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The Youngs: The Brothers Who Built AC/DC' author Jesse Fink Interview

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Writer Jesse Fink recalls the epiphany that lifted him from the dark funk that had permeated his life since going through a painful divorce. 'I was missing my wife and feeling quite despondent,' he told me in a phone interview from his home in Sydney, Australia.

'Instead of doing something stupid, I put on Gimme a Bullet' from AC/DC's Powerage' album. There was something about that song that kind of saved my life that night. The next day, I wondered What was it about that music that lifted me up at that time?''

Fink has answered that question with his third book 'The Youngs: The Brothers Who Built AC/DC' (St. Martin's Press). Since an initial publication in Australia in 2013 and its U.S. release this summer, 'The Youngs' has accumulated extraordinary acclaim. Former AC/DC bassist Mark Evans calls it 'The best book I've ever read about AC/DC.'

By interviewing many key players who had never previously spoken on record and delivering it all with a non-linear approach, Fink's book is far from a traditional rock bio, yet it succeeds by explaining who AC/DC really are and how they became one of the biggest bands in the world.

The timing for 'The Youngs' couldn't be better. AC/DC are about to issue a new album, 'Rock or Bust' their first without founding member and rhythm guitarist Malcolm Young. Last week, the band announced that Malcolm has officially left AC/DC because of ongoing health problems. His replacement is Stevie Young, nephew of Angus, Malcolm and George Young.

The band has also promised a world tour for 2015. Fink believes it will be their last.

Dow: As you were researching the book, did you discover things about the Young brothers that surprised you?

Fink: Yes, and it wasn't an easy task. Angus and Malcolm do not cooperate with biographers and they certainly gave me no help with this book. I did, however, speak with Stevie Young. I also spoke with Mark Evans, bass player for the band between 1975 and 1977. Mark told me that Bon Scott (AC/DC's original lead singer) had overdosed on heroin in 1975. The new information that Mark shared is that the Young brothers had considered sacking Bon Scott. That's something that had never come up before and sort of cast the history of the band in a whole new light. It goes against the reverence with which Bon is spoken and celebrated within the band. You see Bon Scott's vision at their concerts. He is sort of held up as a demigod in the AC/DC pantheon and Mark's story goes against all of that.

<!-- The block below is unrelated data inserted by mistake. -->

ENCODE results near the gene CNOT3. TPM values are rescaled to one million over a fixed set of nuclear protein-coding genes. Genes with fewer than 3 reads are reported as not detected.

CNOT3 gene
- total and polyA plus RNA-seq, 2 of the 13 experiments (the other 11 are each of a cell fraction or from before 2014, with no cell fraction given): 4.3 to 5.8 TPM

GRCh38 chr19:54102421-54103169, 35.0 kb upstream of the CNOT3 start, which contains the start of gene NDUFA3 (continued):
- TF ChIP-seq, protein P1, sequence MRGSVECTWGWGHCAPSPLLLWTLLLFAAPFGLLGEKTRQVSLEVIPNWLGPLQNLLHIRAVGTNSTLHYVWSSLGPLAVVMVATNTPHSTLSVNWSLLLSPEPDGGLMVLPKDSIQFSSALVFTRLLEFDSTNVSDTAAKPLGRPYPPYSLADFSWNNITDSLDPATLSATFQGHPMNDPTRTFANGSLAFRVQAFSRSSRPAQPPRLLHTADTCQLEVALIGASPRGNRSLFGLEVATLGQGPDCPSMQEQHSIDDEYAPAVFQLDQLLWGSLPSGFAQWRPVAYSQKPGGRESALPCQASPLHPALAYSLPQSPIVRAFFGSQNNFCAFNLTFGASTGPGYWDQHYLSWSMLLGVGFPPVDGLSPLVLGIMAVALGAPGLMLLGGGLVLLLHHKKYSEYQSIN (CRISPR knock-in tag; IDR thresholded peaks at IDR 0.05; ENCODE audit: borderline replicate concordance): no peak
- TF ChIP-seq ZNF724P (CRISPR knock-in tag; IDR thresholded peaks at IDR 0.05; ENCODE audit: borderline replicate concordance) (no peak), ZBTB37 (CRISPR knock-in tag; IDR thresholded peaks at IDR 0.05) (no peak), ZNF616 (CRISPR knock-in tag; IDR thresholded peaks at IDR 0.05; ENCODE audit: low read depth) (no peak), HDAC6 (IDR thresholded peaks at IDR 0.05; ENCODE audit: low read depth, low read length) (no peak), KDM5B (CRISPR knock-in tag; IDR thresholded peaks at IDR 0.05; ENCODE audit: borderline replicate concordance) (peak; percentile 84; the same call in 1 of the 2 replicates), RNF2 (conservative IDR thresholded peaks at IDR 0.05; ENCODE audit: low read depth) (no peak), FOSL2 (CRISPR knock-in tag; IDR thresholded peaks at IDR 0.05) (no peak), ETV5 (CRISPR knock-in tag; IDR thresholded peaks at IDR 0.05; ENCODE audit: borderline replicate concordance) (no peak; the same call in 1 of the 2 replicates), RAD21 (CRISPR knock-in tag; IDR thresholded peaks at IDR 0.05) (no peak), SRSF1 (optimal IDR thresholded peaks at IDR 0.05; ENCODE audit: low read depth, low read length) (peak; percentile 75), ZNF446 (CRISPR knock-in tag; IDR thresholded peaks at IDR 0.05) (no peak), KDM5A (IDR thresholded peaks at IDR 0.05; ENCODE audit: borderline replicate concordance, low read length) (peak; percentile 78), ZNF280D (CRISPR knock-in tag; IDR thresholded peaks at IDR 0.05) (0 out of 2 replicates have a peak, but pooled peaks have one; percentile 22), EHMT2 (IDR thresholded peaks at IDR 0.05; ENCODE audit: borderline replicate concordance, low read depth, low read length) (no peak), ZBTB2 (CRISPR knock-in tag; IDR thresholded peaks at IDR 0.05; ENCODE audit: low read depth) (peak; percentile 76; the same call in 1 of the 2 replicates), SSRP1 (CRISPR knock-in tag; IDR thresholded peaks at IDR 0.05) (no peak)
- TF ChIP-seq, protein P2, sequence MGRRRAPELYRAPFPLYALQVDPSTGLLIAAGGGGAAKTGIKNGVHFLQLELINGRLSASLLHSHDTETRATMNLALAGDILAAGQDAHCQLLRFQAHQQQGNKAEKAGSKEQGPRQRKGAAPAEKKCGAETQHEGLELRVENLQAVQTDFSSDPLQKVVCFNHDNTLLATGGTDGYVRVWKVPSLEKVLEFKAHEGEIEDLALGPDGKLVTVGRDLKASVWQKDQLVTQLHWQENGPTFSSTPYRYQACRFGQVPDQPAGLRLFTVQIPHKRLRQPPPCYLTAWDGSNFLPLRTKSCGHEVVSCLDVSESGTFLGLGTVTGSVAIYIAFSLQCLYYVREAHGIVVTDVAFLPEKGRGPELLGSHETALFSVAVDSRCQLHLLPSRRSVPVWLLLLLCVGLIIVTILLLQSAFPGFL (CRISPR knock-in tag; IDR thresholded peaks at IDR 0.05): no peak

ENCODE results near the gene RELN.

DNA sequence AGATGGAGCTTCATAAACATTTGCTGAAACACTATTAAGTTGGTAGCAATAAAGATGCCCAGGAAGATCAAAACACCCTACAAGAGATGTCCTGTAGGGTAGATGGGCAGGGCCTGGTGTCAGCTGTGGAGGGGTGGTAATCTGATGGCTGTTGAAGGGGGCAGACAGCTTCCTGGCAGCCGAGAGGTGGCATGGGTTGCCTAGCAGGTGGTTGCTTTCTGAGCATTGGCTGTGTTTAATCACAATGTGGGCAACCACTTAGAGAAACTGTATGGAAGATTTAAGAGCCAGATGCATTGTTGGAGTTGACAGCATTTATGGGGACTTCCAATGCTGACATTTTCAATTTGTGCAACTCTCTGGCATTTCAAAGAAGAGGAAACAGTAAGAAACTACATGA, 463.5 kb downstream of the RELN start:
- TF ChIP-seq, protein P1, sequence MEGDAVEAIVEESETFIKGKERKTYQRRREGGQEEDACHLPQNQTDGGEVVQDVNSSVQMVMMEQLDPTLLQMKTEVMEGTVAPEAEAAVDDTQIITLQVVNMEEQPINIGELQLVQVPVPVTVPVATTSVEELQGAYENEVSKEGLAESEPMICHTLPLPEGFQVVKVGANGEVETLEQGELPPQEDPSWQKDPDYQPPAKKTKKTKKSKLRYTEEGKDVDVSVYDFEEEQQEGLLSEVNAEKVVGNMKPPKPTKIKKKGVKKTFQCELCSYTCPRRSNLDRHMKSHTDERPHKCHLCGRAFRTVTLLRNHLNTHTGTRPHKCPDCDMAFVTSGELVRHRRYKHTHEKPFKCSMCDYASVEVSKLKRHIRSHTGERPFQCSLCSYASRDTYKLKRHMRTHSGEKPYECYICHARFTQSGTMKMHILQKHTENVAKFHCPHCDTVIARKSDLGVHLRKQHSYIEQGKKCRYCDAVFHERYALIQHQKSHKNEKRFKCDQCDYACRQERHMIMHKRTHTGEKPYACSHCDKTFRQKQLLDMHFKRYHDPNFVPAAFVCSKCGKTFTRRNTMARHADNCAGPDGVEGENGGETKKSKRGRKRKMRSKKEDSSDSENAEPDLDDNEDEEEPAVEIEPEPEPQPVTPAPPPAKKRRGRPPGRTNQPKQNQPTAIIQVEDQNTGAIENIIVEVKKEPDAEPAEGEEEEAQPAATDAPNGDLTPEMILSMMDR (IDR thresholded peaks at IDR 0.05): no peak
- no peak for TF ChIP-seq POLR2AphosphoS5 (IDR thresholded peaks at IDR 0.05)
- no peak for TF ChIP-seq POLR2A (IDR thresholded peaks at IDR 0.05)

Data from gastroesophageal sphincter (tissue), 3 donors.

Dow:What have you heard about the upcoming album recorded this past spring in Vancouver?

Fink: I've heard great things about the new record. I spoke with a person very close to the band who heard the final mixes and he said it was as good as 'Black Ice' (2008) or even better.

Dow: There seems to be a long rock tradition of band brother problems. I'm thinking of The Kinks, The Black Crowes and Oasis. How would you describe the relationship among the Young brothers?

Fink: They get along for the most part, but they're not afraid of a scrap. They have fairly combustible kind of personalities. Their drive and determination has taken them to the top. Along the way they've come to blows, but I think age has softened that a bit. They're certainly confronted with a different situation in regards to Malcolm.

Oldest brother George is playing a fairly significant role behind the scenes at the moment. I have a quote from a member of Albert Productions which was AC/DC's label in Australia. He said, effectively, 'George is the Chairman of the Board' regarding AC/DC activity and is still very much involved in the business affairs. Early on, George was in the studio writing with the guys, and I wouldn't be surprised if his involvement becomes more public now.

Dow: In regards to the upcoming AC/DC tour to support 'Rock Or Bust,' do you think it will be their last?

Fink: In my personal opinion - yes. I expect it to be the last tour. Phil Rudd (drummer) just released the first solo album from any member of AC/DC ('Head Job' was issued on Aug. 29). I'm hearing stories that Brian (Johnson lead singer) and Cliff (Williams bass) have been working together on something. Maybe they're already to all go in different directions. We might finally see Angus cut a jazz or blues album. I'm told on very reliable authority that he can play amazingly well in different styles of music.

'The Big Morning Show with Mike Dow' can be heard on Big 104 FM The Biggest Hits of the '60s, '70s & '80s - airing on 104.7 (Bangor/Belfast), 104.3 (Augusta/Waterville) and 107.7 (Bar Harbor/Ellsworth)

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